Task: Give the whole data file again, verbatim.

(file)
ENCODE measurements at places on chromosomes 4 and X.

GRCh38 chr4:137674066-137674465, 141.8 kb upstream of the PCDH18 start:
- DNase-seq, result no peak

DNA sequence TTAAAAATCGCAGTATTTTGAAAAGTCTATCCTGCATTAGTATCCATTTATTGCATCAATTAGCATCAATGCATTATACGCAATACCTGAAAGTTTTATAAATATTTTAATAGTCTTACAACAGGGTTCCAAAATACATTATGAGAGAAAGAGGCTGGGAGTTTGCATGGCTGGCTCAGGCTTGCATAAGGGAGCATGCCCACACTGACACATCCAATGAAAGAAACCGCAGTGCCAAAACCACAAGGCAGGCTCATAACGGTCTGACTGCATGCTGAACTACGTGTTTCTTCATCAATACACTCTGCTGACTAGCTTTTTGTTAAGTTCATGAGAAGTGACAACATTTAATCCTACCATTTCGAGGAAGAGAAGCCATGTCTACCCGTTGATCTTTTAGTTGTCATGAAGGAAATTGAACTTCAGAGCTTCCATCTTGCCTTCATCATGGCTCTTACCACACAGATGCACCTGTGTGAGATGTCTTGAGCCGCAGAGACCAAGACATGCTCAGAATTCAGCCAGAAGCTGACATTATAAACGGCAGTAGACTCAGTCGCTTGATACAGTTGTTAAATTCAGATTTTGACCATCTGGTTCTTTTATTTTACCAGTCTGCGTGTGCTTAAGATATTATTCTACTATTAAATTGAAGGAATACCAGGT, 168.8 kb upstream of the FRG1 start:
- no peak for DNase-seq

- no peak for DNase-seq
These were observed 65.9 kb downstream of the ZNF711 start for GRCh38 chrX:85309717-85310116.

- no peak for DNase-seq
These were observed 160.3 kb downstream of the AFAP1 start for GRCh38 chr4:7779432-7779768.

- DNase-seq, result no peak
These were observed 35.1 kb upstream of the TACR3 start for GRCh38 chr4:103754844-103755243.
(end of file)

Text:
ENCODE measurements at places on chromosomes 4 and X.

GRCh38 chr4:137674066-137674465, 141.8 kb upstream of the PCDH18 start:
- DNase-seq, result no peak

DNA sequence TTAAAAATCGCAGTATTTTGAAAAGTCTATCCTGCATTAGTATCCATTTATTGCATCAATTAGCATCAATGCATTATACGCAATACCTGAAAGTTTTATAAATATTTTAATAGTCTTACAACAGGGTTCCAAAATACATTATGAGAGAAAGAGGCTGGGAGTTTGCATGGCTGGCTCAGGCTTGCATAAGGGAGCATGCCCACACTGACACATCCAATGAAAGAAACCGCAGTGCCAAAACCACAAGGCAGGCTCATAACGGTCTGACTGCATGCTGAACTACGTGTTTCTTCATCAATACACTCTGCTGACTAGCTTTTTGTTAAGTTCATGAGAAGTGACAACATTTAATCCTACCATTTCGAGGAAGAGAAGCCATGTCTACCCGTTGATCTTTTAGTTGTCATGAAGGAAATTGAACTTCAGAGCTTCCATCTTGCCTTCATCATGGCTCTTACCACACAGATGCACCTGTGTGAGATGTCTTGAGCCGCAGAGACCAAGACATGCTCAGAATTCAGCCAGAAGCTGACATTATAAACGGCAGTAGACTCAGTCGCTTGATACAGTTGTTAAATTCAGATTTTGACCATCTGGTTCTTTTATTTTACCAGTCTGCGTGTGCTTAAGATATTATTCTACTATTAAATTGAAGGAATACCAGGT, 168.8 kb upstream of the FRG1 start:
- no peak for DNase-seq

- no peak for DNase-seq
These were observed 65.9 kb downstream of the ZNF711 start for GRCh38 chrX:85309717-85310116.

- no peak for DNase-seq
These were observed 160.3 kb downstream of the AFAP1 start for GRCh38 chr4:7779432-7779768.

- DNase-seq, result no peak
These were observed 35.1 kb upstream of the TACR3 start for GRCh38 chr4:103754844-103755243.